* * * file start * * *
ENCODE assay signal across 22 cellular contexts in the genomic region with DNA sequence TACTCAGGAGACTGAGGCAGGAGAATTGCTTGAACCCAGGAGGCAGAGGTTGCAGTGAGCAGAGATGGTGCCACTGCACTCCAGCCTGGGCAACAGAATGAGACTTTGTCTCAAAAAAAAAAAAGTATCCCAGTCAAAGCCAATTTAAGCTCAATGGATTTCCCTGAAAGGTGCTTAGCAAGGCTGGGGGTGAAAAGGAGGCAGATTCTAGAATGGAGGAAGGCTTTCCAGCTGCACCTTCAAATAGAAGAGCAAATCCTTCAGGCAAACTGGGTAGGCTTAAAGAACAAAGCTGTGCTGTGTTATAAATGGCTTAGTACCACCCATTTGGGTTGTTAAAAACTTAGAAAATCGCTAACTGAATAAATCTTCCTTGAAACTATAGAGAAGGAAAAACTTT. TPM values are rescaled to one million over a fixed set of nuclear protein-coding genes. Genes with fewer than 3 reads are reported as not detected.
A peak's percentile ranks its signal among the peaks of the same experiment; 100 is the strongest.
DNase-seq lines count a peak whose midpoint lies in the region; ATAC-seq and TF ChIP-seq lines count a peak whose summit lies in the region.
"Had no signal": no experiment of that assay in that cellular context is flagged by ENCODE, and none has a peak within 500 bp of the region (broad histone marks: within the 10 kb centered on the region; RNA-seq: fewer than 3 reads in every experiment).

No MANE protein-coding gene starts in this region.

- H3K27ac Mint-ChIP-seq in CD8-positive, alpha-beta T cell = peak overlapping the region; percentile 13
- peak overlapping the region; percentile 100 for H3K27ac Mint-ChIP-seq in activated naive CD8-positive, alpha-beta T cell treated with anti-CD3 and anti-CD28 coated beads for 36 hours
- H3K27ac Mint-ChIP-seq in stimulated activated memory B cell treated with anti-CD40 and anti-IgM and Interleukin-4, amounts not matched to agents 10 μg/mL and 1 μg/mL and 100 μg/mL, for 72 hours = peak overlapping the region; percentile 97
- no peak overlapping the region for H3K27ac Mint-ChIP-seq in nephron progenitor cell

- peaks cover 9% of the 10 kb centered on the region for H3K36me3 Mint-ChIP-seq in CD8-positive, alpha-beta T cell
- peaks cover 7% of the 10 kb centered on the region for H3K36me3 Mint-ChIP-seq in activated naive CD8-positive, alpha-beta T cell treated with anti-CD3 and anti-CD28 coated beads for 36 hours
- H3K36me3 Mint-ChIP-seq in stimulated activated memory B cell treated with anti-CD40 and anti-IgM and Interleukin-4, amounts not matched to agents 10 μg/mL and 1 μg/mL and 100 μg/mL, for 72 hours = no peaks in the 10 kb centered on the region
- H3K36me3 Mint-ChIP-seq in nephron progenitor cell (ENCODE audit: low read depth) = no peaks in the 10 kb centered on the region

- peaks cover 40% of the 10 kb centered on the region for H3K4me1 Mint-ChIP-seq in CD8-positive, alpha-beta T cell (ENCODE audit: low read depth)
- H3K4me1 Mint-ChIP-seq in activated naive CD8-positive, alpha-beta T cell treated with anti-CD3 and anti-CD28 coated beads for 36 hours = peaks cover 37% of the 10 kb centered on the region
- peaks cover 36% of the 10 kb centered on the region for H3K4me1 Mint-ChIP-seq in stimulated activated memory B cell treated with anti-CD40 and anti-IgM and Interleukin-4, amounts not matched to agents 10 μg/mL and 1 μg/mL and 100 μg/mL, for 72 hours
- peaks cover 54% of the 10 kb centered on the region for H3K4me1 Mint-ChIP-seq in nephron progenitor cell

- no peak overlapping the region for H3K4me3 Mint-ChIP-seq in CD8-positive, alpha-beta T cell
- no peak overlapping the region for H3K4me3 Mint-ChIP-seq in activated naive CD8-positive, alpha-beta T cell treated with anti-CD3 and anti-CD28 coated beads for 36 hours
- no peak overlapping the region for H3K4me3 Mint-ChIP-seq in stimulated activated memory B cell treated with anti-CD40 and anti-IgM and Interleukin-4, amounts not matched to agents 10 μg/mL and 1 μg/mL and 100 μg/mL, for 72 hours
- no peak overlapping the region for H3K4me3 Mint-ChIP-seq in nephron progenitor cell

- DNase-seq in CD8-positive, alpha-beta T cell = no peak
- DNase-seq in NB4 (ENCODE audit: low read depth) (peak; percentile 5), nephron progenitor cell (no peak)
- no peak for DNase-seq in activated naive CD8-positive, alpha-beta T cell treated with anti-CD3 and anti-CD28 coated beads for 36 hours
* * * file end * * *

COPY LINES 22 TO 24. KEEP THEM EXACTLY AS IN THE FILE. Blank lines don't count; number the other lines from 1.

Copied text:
- DNase-seq in CD8-positive, alpha-beta T cell = no peak
- DNase-seq in NB4 (ENCODE audit: low read depth) (peak; percentile 5), nephron progenitor cell (no peak)
- no peak for DNase-seq in activated naive CD8-positive, alpha-beta T cell treated with anti-CD3 and anti-CD28 coated beads for 36 hours